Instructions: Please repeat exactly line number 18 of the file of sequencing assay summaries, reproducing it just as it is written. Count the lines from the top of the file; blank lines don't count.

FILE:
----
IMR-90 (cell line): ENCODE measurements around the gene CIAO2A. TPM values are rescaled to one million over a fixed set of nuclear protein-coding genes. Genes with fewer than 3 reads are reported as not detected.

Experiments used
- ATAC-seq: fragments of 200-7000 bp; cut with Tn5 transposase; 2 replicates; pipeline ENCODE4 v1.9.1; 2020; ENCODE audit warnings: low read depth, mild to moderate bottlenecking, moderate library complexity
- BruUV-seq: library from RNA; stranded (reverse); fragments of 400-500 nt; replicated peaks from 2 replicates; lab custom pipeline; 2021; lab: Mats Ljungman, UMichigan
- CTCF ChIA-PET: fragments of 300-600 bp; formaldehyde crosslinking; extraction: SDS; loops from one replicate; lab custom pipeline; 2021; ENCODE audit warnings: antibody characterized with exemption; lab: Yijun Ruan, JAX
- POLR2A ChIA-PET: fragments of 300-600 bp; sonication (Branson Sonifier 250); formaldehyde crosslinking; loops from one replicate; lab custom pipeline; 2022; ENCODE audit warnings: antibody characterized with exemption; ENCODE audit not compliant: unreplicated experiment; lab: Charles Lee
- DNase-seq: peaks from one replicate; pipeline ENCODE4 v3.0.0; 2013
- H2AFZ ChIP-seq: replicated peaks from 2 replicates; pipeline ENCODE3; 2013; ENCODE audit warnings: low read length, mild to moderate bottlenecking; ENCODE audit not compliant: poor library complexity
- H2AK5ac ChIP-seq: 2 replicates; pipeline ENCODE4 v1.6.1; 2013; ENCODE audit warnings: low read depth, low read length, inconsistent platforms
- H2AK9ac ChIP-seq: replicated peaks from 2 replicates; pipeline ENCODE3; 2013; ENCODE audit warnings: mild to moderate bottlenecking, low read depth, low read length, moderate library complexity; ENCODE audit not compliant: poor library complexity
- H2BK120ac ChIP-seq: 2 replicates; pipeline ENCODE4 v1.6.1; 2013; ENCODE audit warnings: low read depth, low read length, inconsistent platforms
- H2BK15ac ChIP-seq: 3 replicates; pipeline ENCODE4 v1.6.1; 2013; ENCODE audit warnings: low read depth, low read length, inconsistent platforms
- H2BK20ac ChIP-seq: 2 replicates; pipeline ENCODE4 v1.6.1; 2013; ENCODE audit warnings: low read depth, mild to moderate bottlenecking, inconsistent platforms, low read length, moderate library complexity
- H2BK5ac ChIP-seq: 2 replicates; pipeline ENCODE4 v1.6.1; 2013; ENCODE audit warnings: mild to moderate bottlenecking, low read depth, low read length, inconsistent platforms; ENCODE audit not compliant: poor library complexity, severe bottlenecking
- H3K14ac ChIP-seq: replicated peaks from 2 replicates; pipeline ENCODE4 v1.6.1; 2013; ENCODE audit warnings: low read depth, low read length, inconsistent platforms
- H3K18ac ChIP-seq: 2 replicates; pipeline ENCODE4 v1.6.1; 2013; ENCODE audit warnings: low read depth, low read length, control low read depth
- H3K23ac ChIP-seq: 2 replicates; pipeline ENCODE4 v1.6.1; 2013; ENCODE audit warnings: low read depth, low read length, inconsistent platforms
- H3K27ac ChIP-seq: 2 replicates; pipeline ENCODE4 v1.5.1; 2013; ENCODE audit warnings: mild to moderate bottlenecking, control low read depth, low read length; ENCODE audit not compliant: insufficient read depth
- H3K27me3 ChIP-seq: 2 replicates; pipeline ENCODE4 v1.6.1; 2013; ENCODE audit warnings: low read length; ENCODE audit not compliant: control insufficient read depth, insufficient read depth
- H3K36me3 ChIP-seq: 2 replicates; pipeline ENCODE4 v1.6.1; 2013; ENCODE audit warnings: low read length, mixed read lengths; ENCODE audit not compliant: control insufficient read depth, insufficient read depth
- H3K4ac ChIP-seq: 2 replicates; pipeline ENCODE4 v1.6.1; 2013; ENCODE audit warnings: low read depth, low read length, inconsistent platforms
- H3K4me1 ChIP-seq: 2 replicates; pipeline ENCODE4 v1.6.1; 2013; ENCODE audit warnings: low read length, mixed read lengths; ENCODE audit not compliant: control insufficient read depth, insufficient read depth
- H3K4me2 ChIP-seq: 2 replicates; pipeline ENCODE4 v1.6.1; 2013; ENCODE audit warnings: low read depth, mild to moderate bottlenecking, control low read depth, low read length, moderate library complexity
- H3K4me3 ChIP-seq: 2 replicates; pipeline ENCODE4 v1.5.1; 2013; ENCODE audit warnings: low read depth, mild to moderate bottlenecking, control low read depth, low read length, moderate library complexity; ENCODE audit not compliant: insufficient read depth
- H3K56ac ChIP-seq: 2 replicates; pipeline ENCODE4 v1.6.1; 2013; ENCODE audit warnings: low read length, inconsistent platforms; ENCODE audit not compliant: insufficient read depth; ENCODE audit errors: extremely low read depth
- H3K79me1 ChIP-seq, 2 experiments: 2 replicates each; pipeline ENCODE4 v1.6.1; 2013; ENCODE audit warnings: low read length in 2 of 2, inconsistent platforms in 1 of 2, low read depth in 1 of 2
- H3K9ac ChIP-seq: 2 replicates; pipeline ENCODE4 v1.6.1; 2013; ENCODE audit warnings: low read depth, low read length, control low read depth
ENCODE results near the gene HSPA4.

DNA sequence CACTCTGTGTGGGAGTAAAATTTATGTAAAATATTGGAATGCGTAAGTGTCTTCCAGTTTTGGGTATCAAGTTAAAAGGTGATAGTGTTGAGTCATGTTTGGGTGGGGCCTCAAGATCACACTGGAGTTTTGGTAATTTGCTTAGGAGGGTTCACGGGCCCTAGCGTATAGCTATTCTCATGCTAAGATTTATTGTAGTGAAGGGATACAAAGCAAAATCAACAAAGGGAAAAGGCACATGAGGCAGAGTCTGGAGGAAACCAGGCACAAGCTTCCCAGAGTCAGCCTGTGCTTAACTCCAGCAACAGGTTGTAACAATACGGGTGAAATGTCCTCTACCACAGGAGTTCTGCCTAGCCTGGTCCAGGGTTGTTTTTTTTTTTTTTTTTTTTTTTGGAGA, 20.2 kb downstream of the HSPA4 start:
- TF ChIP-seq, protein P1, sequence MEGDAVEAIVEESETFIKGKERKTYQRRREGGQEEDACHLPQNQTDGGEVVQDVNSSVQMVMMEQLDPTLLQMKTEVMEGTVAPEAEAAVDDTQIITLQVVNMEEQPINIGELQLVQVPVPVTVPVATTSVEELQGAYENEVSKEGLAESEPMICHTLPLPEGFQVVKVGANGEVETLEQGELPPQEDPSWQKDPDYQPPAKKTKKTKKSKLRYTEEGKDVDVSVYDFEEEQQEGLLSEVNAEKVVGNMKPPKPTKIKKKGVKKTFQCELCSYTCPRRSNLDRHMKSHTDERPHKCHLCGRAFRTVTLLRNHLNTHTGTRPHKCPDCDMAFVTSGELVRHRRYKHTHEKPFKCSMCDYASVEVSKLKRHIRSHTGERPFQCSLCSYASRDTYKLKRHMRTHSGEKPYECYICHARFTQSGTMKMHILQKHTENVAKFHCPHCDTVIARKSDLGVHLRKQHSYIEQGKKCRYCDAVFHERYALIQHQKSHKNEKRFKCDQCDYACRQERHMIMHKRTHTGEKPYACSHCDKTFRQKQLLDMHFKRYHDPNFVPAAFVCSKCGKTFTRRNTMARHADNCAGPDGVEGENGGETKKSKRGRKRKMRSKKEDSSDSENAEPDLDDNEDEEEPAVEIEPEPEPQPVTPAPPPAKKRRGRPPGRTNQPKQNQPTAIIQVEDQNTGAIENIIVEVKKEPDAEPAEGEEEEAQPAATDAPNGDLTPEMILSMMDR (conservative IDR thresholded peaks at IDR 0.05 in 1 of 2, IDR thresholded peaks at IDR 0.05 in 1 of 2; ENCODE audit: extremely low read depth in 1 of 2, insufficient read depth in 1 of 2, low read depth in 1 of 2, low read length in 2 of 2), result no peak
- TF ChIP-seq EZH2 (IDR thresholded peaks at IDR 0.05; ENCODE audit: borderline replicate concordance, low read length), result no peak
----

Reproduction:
- H3K27ac ChIP-seq: 2 replicates; pipeline ENCODE4 v1.5.1; 2013; ENCODE audit warnings: mild to moderate bottlenecking, control low read depth, low read length; ENCODE audit not compliant: insufficient read depth